Recommendation: The Department and NHS England should assess the impact that financial pressure in social care is having on the NHS, so that it can better understand the nature of the problem and how it can be managed. It should publish the findings of its analysis by July 2017.
6.The Department, NHS England and NHS Improvement do not yet understand whether, and how, they can realistically expect local bodies to deliver all that is being asked of them. We recognise the efforts by the Department, NHS England and NHS Improvement to develop a plan for closing the £22 billion black hole in NHS finances. However, we remain concerned about whether plans are really achievable. NHS Improvement admitted that trusts will need to deliver efficiencies of around 4% in 2016–17, 2017–18 and 2018–19, despite telling us in January 2016 that efficiencies of this scale were unrealistic. Plans also assume that the growth in trusts’ acute hospital activity can be reduced from 2.9% to 1.3% per year, although demand for NHS services continues to grow. To reduce the demand for expensive hospital care, the NHS needs to invest in alternative care models, such as primary and community services. But NHS England told us that us that the deficits in trusts mean there is £800 million less money in 2016–17 to invest in out of hospital care and offset the increases in demand. There has been limited testing by the Department, NHS England and NHS Improvement of their estimates for how much they can generate from their savings programmes. Furthermore, local bodies are now facing new challenges, such as the repercussions of Brexit and the challenge of implementing 7-day services and NHS England acknowledged that the national bodies would need to update their plans to take account of these pressures. NHS Providers told us that it was not possible for the NHS to deliver all of its priorities within the resources that it has.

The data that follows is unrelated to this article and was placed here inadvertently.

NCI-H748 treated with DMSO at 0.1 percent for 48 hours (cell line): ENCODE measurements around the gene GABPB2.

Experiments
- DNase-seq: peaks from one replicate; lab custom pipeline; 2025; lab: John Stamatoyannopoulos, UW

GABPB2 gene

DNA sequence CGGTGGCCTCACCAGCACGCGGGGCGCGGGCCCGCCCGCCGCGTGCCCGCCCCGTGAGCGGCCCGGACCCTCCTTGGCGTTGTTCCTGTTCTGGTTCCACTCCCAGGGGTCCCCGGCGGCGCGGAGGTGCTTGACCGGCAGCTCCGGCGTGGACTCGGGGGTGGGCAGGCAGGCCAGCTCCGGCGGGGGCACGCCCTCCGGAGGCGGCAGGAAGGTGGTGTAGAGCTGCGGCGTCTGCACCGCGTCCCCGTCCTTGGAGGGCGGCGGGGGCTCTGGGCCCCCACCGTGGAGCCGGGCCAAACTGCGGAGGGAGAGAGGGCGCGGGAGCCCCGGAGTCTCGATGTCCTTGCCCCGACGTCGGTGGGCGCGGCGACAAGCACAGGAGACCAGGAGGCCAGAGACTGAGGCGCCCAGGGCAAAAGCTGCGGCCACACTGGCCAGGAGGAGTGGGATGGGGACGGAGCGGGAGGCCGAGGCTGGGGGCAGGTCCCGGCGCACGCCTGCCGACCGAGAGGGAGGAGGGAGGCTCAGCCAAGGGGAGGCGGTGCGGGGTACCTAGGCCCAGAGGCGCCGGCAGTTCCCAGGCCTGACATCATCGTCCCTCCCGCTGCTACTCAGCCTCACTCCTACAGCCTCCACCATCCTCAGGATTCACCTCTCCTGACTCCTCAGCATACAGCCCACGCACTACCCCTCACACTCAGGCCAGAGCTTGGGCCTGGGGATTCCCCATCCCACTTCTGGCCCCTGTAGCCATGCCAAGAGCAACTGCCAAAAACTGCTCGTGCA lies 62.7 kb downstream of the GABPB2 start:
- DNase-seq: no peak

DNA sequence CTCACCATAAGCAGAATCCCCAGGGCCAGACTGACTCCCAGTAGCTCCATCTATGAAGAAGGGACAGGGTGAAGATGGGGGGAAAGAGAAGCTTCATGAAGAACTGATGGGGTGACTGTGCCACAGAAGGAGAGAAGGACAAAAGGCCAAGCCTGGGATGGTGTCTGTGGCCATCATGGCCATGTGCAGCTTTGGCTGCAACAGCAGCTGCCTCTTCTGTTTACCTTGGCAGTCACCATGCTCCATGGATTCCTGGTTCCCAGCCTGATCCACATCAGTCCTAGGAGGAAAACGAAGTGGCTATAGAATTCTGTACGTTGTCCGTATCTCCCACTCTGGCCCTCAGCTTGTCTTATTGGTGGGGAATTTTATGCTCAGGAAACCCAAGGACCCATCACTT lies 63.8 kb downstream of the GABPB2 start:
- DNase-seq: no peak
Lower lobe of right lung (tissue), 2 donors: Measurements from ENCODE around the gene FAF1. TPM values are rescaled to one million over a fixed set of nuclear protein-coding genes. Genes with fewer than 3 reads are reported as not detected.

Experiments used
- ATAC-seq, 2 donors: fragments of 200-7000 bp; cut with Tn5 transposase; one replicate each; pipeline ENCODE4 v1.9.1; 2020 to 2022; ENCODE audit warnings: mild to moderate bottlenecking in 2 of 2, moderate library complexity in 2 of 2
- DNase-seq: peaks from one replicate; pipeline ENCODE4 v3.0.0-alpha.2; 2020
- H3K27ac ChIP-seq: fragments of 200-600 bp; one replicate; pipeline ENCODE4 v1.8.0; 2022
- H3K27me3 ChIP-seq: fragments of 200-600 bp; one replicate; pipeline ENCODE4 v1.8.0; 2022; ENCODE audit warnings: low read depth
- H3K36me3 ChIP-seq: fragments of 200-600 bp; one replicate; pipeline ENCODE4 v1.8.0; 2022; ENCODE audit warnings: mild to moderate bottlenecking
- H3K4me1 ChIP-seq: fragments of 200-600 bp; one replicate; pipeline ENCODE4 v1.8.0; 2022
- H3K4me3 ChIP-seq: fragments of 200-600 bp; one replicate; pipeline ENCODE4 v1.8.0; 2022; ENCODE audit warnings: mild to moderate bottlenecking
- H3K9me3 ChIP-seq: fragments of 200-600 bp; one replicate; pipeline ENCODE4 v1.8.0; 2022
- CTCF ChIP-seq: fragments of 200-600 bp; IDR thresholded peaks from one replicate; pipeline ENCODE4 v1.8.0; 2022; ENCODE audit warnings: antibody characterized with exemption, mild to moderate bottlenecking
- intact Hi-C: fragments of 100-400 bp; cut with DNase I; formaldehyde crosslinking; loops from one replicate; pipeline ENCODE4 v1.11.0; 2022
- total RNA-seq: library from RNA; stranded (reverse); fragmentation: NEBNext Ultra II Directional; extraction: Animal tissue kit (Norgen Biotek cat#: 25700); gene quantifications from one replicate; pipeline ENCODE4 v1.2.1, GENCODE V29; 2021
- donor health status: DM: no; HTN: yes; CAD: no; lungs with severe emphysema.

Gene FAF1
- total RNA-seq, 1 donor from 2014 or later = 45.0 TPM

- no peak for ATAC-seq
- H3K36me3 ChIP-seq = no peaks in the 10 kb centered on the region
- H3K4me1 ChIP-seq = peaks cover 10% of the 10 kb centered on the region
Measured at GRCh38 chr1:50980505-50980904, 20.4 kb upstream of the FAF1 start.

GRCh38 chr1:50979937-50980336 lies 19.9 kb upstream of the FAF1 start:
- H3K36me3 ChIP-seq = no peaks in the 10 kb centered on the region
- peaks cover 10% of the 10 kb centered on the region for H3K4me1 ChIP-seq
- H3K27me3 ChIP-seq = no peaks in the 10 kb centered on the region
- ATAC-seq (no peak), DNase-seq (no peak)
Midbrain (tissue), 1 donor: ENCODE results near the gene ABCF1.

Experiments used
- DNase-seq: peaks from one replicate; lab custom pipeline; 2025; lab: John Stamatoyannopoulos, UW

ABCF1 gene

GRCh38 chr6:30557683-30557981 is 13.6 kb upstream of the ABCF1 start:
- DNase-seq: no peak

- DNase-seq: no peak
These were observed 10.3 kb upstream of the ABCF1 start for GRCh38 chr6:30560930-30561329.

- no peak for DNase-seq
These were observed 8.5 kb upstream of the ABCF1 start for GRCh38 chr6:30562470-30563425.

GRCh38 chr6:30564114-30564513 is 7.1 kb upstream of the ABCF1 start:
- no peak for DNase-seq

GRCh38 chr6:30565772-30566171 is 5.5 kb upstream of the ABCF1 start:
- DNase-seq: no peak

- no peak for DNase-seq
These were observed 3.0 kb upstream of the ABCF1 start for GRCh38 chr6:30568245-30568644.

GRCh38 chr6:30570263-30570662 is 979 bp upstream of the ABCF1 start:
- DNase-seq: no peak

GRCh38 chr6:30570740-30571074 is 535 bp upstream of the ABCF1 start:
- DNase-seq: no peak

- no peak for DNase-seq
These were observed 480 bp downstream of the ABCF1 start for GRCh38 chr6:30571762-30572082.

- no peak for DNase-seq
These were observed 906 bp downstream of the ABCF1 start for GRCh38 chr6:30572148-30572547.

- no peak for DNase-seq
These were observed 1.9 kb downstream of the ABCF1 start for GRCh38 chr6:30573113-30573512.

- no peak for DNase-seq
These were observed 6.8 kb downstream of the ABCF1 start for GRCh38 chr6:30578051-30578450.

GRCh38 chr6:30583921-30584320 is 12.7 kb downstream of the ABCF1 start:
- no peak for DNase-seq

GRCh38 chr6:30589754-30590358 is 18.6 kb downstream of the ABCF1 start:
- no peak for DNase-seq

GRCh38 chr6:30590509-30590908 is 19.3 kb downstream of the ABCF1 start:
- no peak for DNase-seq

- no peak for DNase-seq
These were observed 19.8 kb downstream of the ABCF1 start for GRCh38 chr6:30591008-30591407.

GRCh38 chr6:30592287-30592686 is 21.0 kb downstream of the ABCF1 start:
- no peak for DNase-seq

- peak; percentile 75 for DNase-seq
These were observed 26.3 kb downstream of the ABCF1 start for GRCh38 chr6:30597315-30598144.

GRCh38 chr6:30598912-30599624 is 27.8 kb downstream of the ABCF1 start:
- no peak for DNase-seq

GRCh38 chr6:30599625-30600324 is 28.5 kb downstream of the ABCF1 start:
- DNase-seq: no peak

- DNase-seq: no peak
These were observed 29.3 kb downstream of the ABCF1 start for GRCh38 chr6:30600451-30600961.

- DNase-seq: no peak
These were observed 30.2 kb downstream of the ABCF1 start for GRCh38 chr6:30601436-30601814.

Recommendation: The Department, NHS England and NHS Improvement should publish by March 2017 its assessment of whether there is the capacity in NHS bodies to deliver everything they are expected to within the agreed timeframes.
23 February 2017